Taxi licensing has long been a means of limiting supply of a product with a view to raising its price. Taxi plates sell at up to half a million dollars with this cost passed onto consumers in fares that are above the market rate. In the process, plate holders earn economic rents in the form of the capitalised value of the excess plate prices that the regulated scarcity allows. Without the contrived regulatory scarcity taxi plates would not be worth anything.
As with all cases when a distortion into the market opens up artificial scarcity suppliers will seek to move in and in the process drive down prices.
For governments beholden to or intimidated by the beneficiaries of such the de facto taxi plate tax on the consumer this just will not do. The Victorian government has a plan to increase the number of plates through selling additional ones and enrich itself in the process. But entrepreneurs who find ways around the need to ply for hire only if in possession of a permit can undermine the plan and bring about the consumer benefits. This has the added benefit of preventing the government plan being derailed,as has so often been the case in the past, by the beneficiaries mounting a political campaign.
Enter Uber, a ride sharing app that allows ordinary motorists to act as hire cars. Uber operates on the edge of but within the law in many cities. Not so in Melbourne where the taxi regulator is none other than Graeme Samuel, formerly head of the ACCC and having a long history of seeking to regulate business and consumers to the great disadvantage of the economy. Samuel has fined people who are using the Uber system.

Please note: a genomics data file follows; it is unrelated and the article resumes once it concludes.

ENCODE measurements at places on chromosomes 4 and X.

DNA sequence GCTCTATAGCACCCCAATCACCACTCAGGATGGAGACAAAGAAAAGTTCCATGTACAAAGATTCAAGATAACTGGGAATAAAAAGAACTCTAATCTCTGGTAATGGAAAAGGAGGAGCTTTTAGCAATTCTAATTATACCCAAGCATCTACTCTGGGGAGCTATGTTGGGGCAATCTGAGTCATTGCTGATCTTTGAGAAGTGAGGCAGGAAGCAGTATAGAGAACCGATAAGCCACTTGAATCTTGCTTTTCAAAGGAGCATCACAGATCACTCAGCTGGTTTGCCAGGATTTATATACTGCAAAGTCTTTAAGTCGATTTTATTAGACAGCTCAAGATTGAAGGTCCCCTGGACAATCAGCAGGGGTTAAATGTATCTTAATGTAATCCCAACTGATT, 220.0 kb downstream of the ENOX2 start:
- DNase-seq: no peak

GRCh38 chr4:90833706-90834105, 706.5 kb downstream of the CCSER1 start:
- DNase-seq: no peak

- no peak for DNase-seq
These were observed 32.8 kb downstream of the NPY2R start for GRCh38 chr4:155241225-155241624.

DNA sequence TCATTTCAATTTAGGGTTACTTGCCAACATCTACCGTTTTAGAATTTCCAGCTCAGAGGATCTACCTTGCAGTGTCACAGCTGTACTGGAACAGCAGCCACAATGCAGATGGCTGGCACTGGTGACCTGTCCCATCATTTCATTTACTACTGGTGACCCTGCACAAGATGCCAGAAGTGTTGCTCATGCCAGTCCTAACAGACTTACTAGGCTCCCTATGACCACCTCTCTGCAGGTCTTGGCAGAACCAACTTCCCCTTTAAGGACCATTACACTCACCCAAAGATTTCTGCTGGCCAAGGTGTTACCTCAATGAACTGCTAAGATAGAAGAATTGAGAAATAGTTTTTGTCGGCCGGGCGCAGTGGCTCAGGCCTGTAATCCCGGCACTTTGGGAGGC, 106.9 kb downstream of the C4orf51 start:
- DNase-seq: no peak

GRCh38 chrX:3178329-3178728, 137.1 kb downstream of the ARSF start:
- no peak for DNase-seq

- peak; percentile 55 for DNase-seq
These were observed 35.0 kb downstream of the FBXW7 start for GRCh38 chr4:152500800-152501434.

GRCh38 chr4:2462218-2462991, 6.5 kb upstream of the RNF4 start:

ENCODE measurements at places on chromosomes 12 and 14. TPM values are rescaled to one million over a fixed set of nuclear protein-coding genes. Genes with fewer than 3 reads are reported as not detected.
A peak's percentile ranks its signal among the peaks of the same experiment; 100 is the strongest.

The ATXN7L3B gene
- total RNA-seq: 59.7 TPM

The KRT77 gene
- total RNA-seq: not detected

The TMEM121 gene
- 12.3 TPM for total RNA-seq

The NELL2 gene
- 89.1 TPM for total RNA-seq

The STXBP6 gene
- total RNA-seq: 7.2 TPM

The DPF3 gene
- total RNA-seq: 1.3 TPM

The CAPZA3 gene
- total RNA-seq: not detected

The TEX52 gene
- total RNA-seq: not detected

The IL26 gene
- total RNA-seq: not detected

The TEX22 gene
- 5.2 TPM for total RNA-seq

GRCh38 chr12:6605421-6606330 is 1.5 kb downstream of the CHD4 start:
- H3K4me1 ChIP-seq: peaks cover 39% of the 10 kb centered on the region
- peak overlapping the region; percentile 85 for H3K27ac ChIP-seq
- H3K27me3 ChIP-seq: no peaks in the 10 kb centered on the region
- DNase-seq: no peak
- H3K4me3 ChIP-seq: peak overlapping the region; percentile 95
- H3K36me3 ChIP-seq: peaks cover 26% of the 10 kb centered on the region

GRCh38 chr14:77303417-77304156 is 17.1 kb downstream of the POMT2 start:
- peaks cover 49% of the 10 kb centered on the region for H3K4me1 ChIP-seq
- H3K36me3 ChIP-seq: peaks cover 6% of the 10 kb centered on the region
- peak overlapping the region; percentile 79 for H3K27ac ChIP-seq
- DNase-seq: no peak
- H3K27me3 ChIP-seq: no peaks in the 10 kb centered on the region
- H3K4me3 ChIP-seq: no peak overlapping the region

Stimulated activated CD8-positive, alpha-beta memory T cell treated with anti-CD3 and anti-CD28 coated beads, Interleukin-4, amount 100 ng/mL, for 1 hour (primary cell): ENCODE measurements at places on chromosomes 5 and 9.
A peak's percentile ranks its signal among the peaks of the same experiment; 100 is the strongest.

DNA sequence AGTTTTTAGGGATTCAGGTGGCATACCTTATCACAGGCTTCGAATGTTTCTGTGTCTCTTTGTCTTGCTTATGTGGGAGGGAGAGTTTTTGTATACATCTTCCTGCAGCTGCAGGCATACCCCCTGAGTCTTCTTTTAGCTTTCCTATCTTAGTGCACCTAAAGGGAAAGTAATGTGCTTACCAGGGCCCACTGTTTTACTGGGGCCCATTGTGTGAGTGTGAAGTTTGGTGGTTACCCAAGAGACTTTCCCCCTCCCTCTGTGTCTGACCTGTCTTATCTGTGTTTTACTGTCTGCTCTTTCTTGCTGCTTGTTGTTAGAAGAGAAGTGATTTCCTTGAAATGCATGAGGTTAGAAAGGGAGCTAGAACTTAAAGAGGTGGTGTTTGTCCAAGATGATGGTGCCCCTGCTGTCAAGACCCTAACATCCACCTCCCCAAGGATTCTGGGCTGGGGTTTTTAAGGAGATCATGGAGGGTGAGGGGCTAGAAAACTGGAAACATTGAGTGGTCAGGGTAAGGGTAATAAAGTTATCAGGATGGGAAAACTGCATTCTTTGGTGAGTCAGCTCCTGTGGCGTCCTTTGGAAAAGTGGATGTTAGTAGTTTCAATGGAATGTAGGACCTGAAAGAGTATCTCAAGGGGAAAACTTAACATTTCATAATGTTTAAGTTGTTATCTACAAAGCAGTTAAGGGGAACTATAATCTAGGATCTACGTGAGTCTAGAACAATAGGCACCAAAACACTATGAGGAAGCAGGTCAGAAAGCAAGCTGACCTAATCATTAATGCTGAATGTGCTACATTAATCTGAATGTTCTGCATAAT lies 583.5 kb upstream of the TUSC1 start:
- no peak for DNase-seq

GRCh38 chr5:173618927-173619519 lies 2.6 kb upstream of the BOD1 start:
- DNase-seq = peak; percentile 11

The farcical claim is that drivers are not trained. Does that mean they don’t have a driving licence? Surely it must mean they should not be allowed to transport their own elderly parents or children. What about if they gave a work colleague a lift home?
Uber has every incentive to ensure those supplying its service are capable, honest etc but for those who are slaves to state controls this is far less certain than if the government controls them. Then again, perhaps Mr Samuel does not really believe this but is merely mouthing such excuses so that he can keep his cushy regulatory gig. Surely he has more integrity than this!